Taking in the views from Birmingham’s new Central Library

I like mini-adventures. Recently we visited Birmingham city centre, primarily to visit the new central library, but also taking developments at New Street Station and Birmingham Town Hall.

No, pooh, poohing please. I’m a Midlander, and have worked in Birmingham in the past, so I’m always keen to see how it re-invents itself. Another reason is that my wife’s first job was working in the Birmingham Central Library.

The new more grandly named, Library of Birmingham, is the fourth central library building. The third building was designed in the brutalist concrete style, and hopefully will be demolished now its no longer used, except for tatty retail shops on the ground floor.

The new Library of Birmingham is of modernist design, which seems to suit Birmingham’s view of itself – confident, fond of the new, and sometimes a little brash. It’s surprising to me that Birmingham’s new buildings pay no homage to the Birmingham Town Hall, opened in 1834, which is an elegant building of classical design and proportions, which the city forefathers must have been justly proud. More about the Town Hall later.

The Library of Birmingham has two outdoor viewing area, which afford magnificent views over the city. Taking in these views was a main destination, as was the café, which sadly disappointed. Anyway, here are my photo’s of arriving at the Library, and ascending through it’s centre to the upper viewing platform.

6 ways to protect your home from burglars when you’re away

logoAn email from Surrey Police provides information on how to protect your home from burglary, especially when you’re away from home, even if it’s just for a short break.  A burglar, who admits to over 70 burglaries in Surrey, tells Surrey Police how he did it.

This time last year the area experienced a large spate or burglaries. At the time a number of arrests were made with one suspect admitting to over 70 burglaries in Surrey. Interviews with this and other burglars have given us an insight into what they look for and how they do it:

1-What did the burglar say?

“The first thing I’d look for were houses where bins were left outside the house in a road where no one else had. This let me know there was a chance that the occupants weren’t home.”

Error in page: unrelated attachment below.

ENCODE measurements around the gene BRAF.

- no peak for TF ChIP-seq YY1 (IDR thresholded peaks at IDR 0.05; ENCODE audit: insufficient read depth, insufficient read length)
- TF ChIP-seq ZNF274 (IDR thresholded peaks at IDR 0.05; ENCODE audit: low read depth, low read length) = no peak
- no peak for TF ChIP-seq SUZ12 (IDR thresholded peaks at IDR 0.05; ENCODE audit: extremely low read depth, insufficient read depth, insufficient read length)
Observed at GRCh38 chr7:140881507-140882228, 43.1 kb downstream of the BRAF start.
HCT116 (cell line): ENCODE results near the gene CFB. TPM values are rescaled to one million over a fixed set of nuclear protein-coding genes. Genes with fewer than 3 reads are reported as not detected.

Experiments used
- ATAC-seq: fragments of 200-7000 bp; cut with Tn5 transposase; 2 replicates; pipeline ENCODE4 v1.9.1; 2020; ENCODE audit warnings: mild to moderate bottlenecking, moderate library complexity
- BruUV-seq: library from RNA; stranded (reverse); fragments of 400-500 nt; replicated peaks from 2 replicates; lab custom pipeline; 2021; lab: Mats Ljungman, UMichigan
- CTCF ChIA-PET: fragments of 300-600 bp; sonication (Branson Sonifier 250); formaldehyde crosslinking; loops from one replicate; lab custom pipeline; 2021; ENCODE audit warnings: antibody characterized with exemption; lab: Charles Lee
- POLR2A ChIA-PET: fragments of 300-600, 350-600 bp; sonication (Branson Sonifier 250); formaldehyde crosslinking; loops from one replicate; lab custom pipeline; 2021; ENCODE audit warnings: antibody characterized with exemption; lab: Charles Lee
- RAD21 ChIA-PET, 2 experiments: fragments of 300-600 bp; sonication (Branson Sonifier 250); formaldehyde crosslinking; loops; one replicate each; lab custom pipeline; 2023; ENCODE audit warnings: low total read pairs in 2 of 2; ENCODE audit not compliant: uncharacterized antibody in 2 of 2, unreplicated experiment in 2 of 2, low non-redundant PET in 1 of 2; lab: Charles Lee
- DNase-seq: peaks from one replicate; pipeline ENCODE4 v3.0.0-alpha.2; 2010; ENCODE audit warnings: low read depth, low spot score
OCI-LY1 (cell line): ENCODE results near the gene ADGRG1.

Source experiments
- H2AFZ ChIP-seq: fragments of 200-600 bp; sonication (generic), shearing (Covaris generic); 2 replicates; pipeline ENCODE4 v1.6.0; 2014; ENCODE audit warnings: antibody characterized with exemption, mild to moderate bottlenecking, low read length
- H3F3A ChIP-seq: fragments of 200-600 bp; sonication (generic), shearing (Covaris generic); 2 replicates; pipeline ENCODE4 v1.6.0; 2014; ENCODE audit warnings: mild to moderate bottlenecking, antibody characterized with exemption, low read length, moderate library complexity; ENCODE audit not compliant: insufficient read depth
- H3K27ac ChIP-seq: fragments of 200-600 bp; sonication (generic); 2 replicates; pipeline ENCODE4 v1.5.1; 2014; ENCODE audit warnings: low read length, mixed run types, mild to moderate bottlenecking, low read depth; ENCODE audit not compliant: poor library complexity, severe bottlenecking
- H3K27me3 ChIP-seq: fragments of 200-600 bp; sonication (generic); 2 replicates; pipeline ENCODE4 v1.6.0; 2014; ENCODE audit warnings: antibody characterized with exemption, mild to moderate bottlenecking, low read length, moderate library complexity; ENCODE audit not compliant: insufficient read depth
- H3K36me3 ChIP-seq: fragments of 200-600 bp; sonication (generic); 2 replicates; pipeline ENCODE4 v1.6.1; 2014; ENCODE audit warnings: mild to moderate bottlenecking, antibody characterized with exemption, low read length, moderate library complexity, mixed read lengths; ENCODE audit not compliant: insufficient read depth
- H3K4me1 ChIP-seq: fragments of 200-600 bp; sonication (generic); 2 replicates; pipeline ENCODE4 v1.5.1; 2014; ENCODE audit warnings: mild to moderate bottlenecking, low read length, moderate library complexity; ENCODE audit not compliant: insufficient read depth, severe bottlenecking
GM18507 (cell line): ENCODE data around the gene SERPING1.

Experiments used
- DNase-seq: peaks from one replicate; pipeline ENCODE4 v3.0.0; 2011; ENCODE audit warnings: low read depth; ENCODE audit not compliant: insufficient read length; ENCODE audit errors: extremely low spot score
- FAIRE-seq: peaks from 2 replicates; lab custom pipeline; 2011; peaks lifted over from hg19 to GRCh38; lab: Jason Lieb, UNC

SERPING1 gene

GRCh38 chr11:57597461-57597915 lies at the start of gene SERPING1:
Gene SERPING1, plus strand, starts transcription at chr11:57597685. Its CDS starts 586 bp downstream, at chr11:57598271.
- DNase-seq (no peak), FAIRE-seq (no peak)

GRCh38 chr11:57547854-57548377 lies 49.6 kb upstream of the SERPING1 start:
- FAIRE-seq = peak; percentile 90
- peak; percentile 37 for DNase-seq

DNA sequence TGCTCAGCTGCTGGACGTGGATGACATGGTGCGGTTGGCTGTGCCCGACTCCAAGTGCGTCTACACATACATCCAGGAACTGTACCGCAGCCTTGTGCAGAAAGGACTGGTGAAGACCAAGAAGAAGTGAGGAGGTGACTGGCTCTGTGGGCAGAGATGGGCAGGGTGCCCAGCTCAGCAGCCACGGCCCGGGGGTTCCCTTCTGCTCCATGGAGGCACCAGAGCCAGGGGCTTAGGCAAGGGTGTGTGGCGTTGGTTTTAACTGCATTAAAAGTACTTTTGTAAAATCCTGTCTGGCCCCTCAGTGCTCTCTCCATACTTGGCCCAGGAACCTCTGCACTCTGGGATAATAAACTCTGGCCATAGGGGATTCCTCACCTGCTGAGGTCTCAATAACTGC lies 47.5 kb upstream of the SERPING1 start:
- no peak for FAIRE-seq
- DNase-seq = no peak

How you should respond:

If you are planning on going away, even for a short period of time, ask a neighbour or relative to bring bins back in. If you do keep bins outside your property make sure they are away from walls or fences preventing easy access to areas out of public view.

2-What did the burglar say?

“If the bins were still out I’d go in for a closer look. Another good sign its empty is being able to see the post building up. A look through the letterbox or glass doors makes this easy.”

How you should respond:

If you are going away ask a neighbour or relative to collect post, putting it out of sight from front doors. If you are away for an extended period of time try contacting the postal service and requesting delivery to an alternative address.

3-What did the burglar say?

“Sometimes people put timers on lights when they go away. If the curtains then stay open the whole night or I notice that the curtains haven’t moved over a few days, it normally suggests that no one is home.”

How you should respond:

Timers are a great crime prevention device however it can be even more effective if used in multiple rooms. Arrange for someone to check your property whilst away. Each time get them to open or close the curtains to suggest people being home.

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The Mons is no more, but the sign will remain for all to see

Readers will know of my interest in the shop sign over The Mons shop in Frimley Green, firstly writing HERE about preserving it, and recently HERE too, when I learned it was to be saved.

I was delighted to get the opportunity to speak with Ken Sibley, owner of The Mons, about his plans for the historic shop sign. Here’s my conversation with him, which begins by Ken describing how discussions with local and military historians determined that the sign was painted in situ.